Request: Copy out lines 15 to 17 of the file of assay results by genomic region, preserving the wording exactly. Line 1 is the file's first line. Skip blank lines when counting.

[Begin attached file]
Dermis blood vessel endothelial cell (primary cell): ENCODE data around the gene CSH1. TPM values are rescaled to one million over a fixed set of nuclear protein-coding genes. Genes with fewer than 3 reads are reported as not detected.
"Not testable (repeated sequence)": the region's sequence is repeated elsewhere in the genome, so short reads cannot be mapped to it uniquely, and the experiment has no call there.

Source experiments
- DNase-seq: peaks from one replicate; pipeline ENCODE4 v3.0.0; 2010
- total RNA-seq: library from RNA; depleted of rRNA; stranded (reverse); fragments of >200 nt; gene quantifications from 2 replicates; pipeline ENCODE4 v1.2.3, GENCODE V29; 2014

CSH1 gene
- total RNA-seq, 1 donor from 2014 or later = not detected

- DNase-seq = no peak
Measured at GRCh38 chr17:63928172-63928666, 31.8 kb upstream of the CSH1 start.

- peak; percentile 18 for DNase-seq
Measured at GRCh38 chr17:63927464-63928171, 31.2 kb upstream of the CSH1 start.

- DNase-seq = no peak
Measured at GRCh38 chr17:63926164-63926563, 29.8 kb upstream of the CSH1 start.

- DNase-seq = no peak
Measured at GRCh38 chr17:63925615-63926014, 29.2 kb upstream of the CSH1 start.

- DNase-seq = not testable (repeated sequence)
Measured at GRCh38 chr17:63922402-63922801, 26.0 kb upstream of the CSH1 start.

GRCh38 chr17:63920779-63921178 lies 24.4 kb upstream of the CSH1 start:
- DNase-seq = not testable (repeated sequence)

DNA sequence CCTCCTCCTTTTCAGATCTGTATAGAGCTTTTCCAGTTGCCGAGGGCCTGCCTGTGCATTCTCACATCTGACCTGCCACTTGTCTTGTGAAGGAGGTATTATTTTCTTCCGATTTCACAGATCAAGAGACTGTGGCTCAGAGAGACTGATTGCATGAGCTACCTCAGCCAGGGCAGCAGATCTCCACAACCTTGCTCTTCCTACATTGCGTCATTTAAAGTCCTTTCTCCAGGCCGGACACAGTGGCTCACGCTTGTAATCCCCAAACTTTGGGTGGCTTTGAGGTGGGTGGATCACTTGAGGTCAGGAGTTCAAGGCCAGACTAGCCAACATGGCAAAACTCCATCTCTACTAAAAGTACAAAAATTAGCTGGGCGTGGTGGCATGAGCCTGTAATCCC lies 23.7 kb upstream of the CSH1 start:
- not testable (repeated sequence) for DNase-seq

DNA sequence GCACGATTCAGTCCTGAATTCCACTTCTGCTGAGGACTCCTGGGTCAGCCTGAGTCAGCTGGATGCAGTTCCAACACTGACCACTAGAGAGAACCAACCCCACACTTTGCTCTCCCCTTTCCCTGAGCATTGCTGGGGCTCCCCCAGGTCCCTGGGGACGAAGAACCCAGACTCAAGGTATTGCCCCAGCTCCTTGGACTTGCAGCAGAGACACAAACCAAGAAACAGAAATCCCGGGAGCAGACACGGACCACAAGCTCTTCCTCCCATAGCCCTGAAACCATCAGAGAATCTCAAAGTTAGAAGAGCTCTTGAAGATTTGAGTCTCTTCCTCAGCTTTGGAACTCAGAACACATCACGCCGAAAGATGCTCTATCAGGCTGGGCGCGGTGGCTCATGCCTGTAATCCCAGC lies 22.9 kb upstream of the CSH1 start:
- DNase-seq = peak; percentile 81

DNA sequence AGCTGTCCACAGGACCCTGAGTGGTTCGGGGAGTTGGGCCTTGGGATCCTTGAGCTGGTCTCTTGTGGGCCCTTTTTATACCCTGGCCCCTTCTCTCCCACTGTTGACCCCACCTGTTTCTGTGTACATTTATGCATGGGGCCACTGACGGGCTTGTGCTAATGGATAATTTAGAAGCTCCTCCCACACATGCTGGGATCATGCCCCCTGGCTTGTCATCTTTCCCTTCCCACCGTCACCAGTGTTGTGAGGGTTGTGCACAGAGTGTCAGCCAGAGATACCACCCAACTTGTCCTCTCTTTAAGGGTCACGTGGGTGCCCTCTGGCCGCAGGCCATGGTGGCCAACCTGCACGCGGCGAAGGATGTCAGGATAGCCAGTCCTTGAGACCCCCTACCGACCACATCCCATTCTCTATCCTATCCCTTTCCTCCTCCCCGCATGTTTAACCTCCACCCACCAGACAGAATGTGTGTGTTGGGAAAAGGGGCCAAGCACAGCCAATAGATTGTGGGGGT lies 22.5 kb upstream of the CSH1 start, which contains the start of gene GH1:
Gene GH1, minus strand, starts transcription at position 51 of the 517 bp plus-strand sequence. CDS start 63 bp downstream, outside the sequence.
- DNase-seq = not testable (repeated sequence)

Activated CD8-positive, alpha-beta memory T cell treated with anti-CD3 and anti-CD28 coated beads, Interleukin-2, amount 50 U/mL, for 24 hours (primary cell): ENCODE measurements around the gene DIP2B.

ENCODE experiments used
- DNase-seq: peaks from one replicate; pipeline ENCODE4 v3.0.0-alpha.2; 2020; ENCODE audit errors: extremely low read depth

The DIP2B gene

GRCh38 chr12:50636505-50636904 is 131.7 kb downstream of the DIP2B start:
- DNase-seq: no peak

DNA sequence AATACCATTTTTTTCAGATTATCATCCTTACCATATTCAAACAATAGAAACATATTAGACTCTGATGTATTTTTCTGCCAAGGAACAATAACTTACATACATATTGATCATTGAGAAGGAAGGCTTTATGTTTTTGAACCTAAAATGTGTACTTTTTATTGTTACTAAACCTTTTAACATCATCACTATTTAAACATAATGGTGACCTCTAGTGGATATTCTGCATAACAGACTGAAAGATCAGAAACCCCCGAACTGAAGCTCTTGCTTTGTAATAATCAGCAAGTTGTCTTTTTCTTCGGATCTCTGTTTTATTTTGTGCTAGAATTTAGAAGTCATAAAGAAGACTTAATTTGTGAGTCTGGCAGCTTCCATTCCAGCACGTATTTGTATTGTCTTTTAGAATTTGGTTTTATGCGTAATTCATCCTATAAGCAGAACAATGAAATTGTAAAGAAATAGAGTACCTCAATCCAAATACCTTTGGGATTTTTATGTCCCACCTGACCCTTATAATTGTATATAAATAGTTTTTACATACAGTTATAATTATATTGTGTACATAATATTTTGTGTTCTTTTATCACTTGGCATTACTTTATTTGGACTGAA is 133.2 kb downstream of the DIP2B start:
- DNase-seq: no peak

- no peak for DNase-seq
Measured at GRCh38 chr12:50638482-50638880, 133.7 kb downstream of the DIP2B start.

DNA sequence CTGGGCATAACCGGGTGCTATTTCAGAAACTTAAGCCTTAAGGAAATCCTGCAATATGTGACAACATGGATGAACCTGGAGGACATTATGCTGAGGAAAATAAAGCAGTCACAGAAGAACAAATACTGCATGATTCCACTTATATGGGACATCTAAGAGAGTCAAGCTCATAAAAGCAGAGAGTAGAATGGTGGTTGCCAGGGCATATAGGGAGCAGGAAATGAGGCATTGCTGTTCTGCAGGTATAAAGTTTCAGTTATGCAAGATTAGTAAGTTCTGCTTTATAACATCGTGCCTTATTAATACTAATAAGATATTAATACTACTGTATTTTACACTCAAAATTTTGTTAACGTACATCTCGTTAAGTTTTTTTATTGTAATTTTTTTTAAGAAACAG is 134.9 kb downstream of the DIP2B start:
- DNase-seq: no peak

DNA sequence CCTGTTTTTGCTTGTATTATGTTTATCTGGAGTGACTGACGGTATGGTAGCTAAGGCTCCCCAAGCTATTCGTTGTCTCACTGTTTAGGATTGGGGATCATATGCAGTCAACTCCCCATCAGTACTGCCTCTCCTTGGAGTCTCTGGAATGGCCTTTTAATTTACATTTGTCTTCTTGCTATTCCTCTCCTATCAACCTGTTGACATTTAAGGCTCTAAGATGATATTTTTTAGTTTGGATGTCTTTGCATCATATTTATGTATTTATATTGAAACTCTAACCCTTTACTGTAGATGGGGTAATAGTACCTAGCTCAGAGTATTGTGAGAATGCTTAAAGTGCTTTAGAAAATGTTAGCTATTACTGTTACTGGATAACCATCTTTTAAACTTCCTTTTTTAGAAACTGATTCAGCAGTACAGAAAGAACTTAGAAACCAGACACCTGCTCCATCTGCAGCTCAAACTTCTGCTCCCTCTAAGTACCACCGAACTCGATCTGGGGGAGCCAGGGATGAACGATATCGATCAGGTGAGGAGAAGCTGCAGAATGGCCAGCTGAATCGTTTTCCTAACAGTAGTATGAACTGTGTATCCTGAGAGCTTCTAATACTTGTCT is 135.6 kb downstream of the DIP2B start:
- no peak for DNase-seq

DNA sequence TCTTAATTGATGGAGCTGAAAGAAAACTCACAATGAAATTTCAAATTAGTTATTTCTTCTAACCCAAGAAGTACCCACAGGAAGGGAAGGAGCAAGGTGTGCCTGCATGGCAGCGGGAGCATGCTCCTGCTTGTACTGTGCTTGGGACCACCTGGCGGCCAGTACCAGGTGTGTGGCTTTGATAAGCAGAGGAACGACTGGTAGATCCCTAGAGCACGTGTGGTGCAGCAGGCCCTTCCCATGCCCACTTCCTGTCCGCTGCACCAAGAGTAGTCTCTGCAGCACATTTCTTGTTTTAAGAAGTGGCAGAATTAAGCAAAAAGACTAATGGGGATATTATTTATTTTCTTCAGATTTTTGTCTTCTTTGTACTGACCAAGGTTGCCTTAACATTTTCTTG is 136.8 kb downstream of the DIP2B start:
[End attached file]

Measured at GRCh38 chr17:63925615-63926014, 29.2 kb upstream of the CSH1 start.

- DNase-seq = not testable (repeated sequence)
Measured at GRCh38 chr17:63922402-63922801, 26.0 kb upstream of the CSH1 start.